Women do not just suffer from gender wage gaps—they are also more likely to get rejected when asking for a salary raise.
Researchers from Dartmouth and Harvard universities discovered that women are three times more likely to fail to reach an agreement for more generous compensation than men asking for the same offers. Despite the high chances of getting a negative outcome, the researchers still recommend that women continue to lean in and negotiate for salaries that align with their credentials.
Organizations are highly responsible for providing equal pay across genders. However, women gain an advantage when asking for salary raises through the following strategies.
Increase Your Knowledge About Financial Literacy
It may seem unrelated, but your financial literacy can significantly impact your likelihood of getting a raise. So before you ask for a raise, assess your financial habits first.
By increasing your financial knowledge, you can eliminate factors that can negatively affect your request and better understand the worth of your skills in the job market. Our article on ‘Financial Literacy for Generation Z’ emphasizes that people who understand personal finance are more likely to be able to negotiate their salary and benefits package effectively. Some organizations even evaluate your job applications using information from credit reports, thus making it essential for women to be good at money management.
Research The Market Value of Your Job
Your financial knowledge is essential, especially if you want to know the salary you deserve as a professional. Through proper research, you can find reasons that justify the compensation that you should be getting each month.
Payscale highlights that the industries with the most significant gender pay gaps are finance, consultancy, healthcare, transportation, and non-profits. Women earn about 77-88 cents for every dollar a man makes in these industries, so you should look into the median salary of men in your current role and assess if there’s a chance for you to get paid more. You may also try to match the wages of your male counterparts at work, especially if you have similar credentials.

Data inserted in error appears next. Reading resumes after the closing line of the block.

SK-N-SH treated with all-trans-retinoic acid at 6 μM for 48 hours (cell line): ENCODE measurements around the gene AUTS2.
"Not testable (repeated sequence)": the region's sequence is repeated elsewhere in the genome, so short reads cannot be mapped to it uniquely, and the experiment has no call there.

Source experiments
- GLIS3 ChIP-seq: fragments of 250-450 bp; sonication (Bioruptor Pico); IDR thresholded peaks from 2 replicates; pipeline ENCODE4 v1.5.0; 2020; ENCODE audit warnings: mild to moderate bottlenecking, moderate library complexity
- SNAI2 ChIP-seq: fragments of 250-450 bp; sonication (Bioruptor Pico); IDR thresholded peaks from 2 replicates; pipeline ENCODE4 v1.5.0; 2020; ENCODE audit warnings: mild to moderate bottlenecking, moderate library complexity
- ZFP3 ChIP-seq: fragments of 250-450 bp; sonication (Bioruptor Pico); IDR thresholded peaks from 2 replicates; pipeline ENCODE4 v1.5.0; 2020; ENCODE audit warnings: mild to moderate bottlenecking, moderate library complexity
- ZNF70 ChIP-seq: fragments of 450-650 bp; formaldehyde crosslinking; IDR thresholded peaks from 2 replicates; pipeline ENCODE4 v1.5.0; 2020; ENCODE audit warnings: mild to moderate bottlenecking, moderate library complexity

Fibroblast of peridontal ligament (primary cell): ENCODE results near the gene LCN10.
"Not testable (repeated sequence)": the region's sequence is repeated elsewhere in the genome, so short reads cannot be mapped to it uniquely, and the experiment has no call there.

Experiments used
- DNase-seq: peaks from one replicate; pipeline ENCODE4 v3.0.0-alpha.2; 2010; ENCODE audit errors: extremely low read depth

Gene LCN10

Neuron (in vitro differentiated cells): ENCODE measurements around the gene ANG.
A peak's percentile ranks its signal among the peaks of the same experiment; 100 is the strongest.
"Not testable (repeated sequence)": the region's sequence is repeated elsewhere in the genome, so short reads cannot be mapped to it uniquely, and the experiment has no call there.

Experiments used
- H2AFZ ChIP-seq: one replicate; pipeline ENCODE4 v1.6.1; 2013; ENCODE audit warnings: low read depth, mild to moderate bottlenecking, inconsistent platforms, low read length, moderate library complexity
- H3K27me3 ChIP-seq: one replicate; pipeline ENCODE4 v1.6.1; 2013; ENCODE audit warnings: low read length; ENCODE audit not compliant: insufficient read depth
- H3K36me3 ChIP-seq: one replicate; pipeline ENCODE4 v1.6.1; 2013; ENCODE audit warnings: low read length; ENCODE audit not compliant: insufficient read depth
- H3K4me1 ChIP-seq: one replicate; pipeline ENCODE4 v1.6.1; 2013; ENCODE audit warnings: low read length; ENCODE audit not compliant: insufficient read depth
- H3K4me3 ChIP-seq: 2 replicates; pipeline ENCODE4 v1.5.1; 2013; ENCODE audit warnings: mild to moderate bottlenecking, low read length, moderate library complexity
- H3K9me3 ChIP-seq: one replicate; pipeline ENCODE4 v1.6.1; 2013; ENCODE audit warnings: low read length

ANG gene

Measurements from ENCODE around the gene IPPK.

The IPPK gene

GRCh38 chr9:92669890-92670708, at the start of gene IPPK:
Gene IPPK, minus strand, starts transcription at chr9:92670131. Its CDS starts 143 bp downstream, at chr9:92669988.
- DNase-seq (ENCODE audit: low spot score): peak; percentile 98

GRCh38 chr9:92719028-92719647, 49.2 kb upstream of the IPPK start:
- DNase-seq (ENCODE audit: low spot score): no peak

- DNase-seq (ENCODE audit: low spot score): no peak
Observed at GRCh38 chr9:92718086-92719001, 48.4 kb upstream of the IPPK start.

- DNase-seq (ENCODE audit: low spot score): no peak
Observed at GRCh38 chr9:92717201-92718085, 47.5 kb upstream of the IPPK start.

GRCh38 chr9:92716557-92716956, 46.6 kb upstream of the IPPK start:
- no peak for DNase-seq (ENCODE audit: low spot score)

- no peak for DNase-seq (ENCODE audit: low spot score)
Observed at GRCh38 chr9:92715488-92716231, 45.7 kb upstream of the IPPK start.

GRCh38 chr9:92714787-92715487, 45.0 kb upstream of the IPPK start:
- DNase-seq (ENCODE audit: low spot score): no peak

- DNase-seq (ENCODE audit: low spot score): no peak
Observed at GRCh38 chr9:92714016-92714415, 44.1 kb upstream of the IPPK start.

Ask For A Salary Raise Through A Well-Written Letter
If you think you’ll be perceived as aggressive when asking for a salary raise, consider writing a letter to your boss instead. This method allows you to organize your thoughts and make a compelling case for your raise without coming off negatively to authorities.
Instead of getting straight to the point, advice by LHH on writing a raise letter outlines how you should start by discussing your achievements and contributions to the organization. After listing down your credentials, you can specify your role's market value and cite the amount you’re aiming to get from the negotiation. Then, you finish the letter on a positive note by expressing your appreciation for your employer.
Send Your Raise Letter at an Appropriate Time
Before sending your raise letter, try to read the room first. You’re more likely to get a favorable response if you send your raise letter at the right time.
The Balance Money recommends asking for raises a few months before company raises are typically awarded. Sending your raise letter about two months before the usual schedule allows your boss to consider your request and discuss the matter with other leaders in the company. However, you should hold off from sending your raise letter if your boss is having a bad day or the company isn’t doing well.
You’ll never know if you can get a salary raise unless you try negotiating with your boss. With the help of these tips, you can reduce the gender pay gap and get the compensation you deserve.